While the Indian Government is about to bring a law that would prohibit the usage of private cryptocurrencies, many investors across the country are panicked about their holding positions and whether they should sell their tokens or not. This confusion arose because of a draft that mentioned the announcement of Government CBDC and the prohibition of all private cryptocurrencies.

As you can see in the image above, it is unclear what the government exactly means by private cryptocurrencies and what its exact definition is. We already have an article on the news which made early investors sell off their digital assets.

After this draft, #IndiaWantsCrypto started trending on Twitter and many people tweeted with their suggestions for this draft bill and what the government wants to mean by Private Cryptocurrencies. People suggested their views on this new bill and suggested applications of Blockchain-based assets from a wider global perspective.

Why CBDC’s won’t solve the problem

Even though the RBI plans to launch a Sovereign CBDC or in layman’s terms a Blockchain-Based INR, the government must understand that it doesn’t fulfill the need of Ethereum or Bitcoin which have a completely different utility. The CBDC won’t be decentralized and it will be issued by a central authority ie, RBI. This completely destroys the fundamental utility of Bitcoin which can be used as a store of value and promotes a global decentralized peer-to-peer payment infrastructure. Ether which is the utility token for the Ethereum Blockchain is used by Smart Contracts, Defi applications, Payments can’t be substituted by INR.

We all agree that INR works as a fantastic mode of exchange in our country but this doesn’t mean it will work across all blockchains. Government must understand this fact and should try to regulate digital assets inspite of imposing a blanket ban.

What can you do to support this mission?

  1. Tweet #IndiaWantsCrypto to support this cause and to share your opinion.
  2. Mail your respective MP and explain to him/her the potential use cases of blockchain-based assets.
  3. Visit Indiawantscrypto.net and support the cause.

What are the Myths which have to be Debunked

Governments think that Crypto assets are used to fund terror organizations and they provide support to dark web activities. Also, because of the enhanced privacy nature of some tokens like Monero, transactions become untraceable thereby it makes trouble for the government to track terror-funding.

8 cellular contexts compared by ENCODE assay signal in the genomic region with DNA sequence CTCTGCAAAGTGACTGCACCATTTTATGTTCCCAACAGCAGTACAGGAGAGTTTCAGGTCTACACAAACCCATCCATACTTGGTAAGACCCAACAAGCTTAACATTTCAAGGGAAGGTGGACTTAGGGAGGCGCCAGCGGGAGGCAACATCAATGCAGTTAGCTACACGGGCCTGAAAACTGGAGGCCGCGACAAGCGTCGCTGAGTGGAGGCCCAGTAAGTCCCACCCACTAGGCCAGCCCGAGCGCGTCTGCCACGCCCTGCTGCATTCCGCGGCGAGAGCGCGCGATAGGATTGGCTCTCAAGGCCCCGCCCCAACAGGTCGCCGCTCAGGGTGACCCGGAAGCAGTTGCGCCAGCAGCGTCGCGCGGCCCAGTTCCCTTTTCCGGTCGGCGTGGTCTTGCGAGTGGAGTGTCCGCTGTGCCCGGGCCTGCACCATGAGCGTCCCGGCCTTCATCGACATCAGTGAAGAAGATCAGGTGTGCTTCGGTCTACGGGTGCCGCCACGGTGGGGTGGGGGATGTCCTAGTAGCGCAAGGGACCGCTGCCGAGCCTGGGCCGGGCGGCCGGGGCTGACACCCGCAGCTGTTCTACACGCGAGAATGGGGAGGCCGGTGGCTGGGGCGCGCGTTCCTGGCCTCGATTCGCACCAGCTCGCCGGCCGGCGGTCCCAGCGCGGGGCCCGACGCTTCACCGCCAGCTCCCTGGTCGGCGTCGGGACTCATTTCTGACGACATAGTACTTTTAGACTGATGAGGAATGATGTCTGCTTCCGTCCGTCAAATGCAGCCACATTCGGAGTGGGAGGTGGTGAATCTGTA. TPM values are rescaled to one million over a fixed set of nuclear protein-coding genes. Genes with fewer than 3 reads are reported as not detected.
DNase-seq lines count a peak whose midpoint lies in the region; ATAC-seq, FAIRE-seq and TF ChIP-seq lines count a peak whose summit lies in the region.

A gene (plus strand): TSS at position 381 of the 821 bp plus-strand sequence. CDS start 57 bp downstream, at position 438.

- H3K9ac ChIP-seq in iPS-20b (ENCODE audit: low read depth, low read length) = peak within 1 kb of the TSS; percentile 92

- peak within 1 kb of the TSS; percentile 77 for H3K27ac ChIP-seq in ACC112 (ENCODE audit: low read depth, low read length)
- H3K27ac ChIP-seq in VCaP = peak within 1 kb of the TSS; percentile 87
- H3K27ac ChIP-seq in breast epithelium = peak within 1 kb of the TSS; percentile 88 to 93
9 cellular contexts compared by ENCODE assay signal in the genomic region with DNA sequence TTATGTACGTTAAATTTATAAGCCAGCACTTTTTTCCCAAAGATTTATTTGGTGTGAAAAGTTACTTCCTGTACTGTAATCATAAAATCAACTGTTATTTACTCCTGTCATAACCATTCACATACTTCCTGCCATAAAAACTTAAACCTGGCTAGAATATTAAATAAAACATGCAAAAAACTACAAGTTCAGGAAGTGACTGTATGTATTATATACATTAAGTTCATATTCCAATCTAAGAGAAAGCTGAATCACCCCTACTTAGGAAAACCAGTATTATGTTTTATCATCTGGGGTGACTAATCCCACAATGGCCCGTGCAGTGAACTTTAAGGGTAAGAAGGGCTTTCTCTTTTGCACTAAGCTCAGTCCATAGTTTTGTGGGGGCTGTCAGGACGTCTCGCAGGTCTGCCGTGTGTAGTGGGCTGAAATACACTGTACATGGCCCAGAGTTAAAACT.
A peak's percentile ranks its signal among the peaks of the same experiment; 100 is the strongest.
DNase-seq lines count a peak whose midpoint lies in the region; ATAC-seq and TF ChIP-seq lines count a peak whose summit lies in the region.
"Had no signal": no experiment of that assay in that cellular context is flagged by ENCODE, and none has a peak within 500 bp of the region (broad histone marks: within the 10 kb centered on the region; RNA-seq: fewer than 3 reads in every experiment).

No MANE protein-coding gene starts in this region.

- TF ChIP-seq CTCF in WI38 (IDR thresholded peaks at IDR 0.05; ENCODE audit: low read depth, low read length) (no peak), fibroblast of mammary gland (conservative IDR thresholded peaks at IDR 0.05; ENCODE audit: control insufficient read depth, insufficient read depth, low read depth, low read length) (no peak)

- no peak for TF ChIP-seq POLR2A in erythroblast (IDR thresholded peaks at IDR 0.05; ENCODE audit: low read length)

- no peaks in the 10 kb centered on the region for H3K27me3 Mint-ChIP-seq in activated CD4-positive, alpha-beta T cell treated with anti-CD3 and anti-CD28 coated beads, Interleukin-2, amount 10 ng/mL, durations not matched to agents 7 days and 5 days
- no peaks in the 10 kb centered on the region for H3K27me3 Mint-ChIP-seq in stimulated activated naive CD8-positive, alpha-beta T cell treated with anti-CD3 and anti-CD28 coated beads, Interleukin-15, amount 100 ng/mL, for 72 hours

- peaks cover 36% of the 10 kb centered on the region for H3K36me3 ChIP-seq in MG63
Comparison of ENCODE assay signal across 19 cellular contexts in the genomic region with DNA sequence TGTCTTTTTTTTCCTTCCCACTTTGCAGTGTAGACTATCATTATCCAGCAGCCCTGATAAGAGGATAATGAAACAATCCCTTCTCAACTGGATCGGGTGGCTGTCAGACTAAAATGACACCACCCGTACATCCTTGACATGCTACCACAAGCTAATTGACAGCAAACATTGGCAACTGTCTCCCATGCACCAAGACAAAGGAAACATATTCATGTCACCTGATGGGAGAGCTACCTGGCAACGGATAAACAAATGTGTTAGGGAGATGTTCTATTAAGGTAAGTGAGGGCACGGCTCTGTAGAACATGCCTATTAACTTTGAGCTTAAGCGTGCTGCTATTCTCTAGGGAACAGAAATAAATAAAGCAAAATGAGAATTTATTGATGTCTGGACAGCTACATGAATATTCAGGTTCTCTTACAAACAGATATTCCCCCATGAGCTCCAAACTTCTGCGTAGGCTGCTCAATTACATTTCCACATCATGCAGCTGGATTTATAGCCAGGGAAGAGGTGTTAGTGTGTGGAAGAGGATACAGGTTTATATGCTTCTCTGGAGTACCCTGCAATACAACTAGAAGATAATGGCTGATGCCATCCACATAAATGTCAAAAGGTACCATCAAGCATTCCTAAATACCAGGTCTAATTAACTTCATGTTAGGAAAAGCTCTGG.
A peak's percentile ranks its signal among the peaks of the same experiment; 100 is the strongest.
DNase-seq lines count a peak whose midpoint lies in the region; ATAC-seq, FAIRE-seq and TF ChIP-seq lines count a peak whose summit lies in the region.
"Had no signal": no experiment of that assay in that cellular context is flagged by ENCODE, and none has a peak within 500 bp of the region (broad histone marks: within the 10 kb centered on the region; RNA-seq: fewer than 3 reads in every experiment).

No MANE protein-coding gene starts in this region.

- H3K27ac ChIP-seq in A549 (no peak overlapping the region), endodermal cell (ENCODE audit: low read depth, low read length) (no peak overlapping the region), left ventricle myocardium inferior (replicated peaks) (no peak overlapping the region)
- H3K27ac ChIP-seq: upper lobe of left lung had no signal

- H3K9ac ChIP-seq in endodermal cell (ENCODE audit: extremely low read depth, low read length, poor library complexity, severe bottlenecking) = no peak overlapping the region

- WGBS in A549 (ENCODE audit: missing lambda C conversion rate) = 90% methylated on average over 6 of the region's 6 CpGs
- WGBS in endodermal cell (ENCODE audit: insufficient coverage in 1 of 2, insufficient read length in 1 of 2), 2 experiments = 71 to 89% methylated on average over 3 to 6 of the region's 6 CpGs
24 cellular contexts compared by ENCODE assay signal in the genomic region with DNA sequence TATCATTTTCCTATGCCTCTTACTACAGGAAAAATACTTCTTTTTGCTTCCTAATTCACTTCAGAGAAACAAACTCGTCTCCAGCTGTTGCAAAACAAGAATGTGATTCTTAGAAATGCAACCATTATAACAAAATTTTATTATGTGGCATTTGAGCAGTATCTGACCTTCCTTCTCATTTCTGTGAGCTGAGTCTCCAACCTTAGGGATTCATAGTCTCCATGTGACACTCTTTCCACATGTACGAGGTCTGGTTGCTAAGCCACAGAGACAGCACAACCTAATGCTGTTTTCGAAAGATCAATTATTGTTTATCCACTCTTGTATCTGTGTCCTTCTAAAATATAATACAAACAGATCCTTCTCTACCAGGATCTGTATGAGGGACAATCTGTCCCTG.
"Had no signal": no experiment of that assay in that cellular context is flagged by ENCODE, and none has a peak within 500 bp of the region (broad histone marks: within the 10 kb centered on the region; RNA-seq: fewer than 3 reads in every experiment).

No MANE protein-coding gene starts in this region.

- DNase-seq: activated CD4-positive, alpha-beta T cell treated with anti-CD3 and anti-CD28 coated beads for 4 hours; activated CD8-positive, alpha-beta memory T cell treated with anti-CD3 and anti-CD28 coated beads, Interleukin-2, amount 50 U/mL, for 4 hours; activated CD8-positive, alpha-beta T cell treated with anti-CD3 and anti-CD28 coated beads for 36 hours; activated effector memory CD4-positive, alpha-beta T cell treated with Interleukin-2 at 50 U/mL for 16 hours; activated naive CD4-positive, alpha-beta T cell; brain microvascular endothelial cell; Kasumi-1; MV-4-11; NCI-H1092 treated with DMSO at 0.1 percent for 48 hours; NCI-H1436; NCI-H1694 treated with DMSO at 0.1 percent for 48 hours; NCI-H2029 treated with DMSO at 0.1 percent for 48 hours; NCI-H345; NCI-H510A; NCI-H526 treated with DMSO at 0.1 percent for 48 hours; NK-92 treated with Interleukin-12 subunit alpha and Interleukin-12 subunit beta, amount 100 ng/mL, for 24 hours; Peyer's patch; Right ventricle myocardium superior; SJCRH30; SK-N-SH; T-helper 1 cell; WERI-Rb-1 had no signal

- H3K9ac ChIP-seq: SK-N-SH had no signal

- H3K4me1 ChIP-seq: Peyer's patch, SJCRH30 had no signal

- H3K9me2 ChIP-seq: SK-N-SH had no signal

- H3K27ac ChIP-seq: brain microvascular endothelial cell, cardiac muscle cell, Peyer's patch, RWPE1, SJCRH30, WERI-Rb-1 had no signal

This is where regulations should come into place. Governments must have discussions with Exchanges that act as Fiat-Crypto Gateway to monitor and record user activity on the platforms and report any fraudulent or suspicious transactions to the government immediately. Unlike Cash, Bitcoin is pseudonymous, and it leaves a trace of every single transaction ever conducted on a public blockchain. The fact that Bitcoin can be traced is apparently not clear to the Indian Law Makers who are proposing a ban on the crypto asset. The only right education can debunk this kind of myth.

You can also mail this text separately,

Dear <NAME>,
I am writing this email after knowing that the Government has decided to introduce ‘The Cryptocurrency and Regulation of Official Digital Currency Bill, 2021’.

I would like to express my delight at this step forward to recognise and regulate cryptocurrencies in India. However, this delight is little diluted as the said Bill would prohibit private cryptocurrencies in India. This statement shows that there is very little understanding of cryptocurrencies.

Let me also clear a myth: Cryptocurrencies are not here to replace INR or USD. They are digital commodities, just like Gold or Silver.

Moreover, popular cryptos like Bitcoin and Ethereum are NOT private. There is no company, no CEO and no jurisdiction to these. It’s incorrect belief that RBI creating its own crypto removes the need for other cryptocurrencies. Existing cryptocurrencies such as Bitcoin, Ether etc. have their own specific use cases. Every blockchain needs its own native token to operate. INR cannot be used in such cases.

The bill has to take into account that cryptocurrencies are legal and regulated in the US, European Union, Japan, Australia, China and every major country in the world. These countries are working on positive regulations.

The parliament should also know that Financial Action Task Force (FATF) and G-20, both global bodies that India is a part of, have released their guidelines on how countries should regulate crypto.

The question is, does India want to be the only democracy in the world to ban crypto against G-20 guidelines?

India’s crypto industry is a thriving ground for:

1. 10-20 million crypto users
2. 340 crypto start-ups offering crypto products and services.
3. 50,000 direct and indirect employees

4. Millions of dollars in Venture Capital funding

This is a Trillion Dollar global industry with players like Elon Musk, PayPal, New York Stock Exchange, BlackRock, J. P. Morgan participating in it. Crypto is seen as the biggest technological revolution since the advent of the Internet. All I request is to take an informed decision.

Therefore, I implore your support to call out in the government for positive and progressive cryptocurrencies regulation in India.

FATF: https://news.bitcoin.com/fatf-global-standards-crypto-assets/

Thanks for Reading.

Here’s a video which I made on the same


Educating people about Blockchain over Zoom and offline events. Writing blogs related to crypto and making videos explaining it.